Evidence so far has been overwhelming that polygamy is inherently harmful both to individuals and to society. That’s the bar that the attorneys general for both B.C. and Canada must leap in order for Chief Justice Robert Bauman of the B.C. Supreme Court to conclude that it’s okay to override the constitutional guarantees for religious freedom and freedom of expression.
So far, the experts called to support the governments’ position have held up best both in examination and cross-examination.
As controversial as British Columbia’s key expert Joseph Henrich was with his contention that monogamy may be the underpinning of both democracy and liberalized economies, the UBC professor was largely unassailable.
At least one witness for the other side, which is being argued by the amicus, helped bolster Henrich’s argument.
Todd Shackelford, a respected psychology professor from Oakland University in Rochester, N.Y., outlined his 20 years of research that suggests that male sexual jealousy is the leading cause female-directed psychological, physical and sexual abuse (including rape) and that having a step-father is the best predictor of child neglect, abuse and filicide or the killing of a child by a parent or parent substitute.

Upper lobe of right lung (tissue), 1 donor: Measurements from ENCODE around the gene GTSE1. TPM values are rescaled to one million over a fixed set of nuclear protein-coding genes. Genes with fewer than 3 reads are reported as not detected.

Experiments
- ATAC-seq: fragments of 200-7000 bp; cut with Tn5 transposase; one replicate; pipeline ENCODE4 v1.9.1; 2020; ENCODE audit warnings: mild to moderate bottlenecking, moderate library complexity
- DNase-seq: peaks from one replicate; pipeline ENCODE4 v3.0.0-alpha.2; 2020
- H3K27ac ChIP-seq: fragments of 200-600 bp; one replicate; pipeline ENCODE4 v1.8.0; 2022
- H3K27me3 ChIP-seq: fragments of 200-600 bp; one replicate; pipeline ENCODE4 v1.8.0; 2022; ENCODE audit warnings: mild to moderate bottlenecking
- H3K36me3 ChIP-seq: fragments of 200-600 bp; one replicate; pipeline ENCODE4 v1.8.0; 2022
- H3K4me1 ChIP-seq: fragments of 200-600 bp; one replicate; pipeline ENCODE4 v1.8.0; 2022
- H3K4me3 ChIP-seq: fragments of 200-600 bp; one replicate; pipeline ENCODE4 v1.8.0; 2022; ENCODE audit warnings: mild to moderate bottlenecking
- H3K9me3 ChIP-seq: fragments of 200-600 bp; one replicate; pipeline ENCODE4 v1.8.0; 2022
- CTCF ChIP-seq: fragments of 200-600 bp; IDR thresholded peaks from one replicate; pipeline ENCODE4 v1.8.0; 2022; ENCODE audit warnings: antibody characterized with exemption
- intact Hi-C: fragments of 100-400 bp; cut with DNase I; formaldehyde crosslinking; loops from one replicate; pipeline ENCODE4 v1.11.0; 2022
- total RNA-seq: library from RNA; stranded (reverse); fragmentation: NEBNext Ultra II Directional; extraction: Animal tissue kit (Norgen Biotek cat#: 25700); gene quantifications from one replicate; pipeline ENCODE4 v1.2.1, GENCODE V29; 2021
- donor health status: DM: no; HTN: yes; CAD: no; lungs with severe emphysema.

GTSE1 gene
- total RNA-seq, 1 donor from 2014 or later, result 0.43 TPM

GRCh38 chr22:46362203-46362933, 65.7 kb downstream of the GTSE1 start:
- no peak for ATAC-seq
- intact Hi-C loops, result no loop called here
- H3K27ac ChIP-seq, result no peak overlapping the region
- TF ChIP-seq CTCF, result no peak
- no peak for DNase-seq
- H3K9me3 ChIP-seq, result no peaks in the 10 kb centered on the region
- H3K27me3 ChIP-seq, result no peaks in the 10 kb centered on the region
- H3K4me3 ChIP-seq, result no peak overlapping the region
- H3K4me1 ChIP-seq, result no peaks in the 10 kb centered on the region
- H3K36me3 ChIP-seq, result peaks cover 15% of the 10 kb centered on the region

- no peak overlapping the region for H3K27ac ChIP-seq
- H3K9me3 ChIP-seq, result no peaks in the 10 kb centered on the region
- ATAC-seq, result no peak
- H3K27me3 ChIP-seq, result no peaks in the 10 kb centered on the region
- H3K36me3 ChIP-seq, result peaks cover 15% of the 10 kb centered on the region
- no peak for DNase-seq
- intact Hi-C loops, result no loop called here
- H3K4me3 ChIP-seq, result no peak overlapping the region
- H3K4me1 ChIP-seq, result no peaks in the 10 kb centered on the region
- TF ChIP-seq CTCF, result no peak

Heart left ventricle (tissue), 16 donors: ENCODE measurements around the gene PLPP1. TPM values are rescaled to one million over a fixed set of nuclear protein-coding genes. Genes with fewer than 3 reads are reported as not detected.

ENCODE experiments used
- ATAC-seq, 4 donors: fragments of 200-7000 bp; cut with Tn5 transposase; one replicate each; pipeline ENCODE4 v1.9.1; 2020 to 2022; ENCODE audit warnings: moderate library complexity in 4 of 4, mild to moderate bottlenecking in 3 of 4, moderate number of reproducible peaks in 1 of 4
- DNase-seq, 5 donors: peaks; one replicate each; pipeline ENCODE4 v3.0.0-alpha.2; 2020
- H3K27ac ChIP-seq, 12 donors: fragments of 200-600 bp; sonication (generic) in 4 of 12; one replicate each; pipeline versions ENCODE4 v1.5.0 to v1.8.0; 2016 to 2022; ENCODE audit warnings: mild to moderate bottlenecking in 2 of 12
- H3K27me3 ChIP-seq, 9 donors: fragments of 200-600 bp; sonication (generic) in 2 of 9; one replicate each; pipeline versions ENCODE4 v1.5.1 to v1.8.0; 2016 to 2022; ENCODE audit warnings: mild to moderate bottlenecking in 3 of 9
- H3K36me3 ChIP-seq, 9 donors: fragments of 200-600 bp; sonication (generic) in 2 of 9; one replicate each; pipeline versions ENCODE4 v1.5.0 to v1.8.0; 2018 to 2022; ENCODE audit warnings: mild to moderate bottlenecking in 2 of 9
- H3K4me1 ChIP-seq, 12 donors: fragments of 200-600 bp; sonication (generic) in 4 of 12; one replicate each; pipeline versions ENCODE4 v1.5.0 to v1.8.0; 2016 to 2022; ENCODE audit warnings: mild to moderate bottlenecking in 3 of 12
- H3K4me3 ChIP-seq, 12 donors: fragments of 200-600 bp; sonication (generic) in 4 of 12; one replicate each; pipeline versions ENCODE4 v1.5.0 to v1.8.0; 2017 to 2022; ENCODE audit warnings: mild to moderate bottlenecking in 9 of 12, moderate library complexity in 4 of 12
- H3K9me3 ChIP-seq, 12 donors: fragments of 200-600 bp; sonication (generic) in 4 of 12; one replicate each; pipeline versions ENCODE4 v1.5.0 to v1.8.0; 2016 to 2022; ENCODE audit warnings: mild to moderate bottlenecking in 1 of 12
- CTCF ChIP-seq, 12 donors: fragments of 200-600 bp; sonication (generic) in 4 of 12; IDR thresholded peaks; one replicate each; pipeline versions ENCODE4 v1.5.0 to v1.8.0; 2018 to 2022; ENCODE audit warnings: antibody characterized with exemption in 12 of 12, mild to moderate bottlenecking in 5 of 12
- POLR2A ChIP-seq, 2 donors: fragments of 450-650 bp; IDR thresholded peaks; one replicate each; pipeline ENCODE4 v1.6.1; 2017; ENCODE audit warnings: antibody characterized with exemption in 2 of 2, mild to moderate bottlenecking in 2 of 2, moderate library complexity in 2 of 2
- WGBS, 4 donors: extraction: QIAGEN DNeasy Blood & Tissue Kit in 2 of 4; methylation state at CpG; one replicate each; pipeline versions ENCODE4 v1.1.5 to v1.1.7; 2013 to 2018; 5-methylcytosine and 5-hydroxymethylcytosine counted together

However, the violence against children in blended families dovetails with Henrich’s contention that there is a greater potential for violence in polygamous families because of large number of half-siblings.
Experts for the other side didn’t fare well.
Polygamy is harmful to society, scholar finds
Daphne Bramham has been a columnist at The Sun since 2000, winning a National Newspaper Award in 2004. Since May of 2004 she has written more than 100 columns on the fundamentalist Mormons and is the author of the book, The Secret Lives of Saints: Child Brides and Lost Boys in Canada’s Polygamous Mormon Sect [Kindle edition | Buy a Kindle].
The Vancouver Sun has an extensive Special Report: The Secret World of Polygamy
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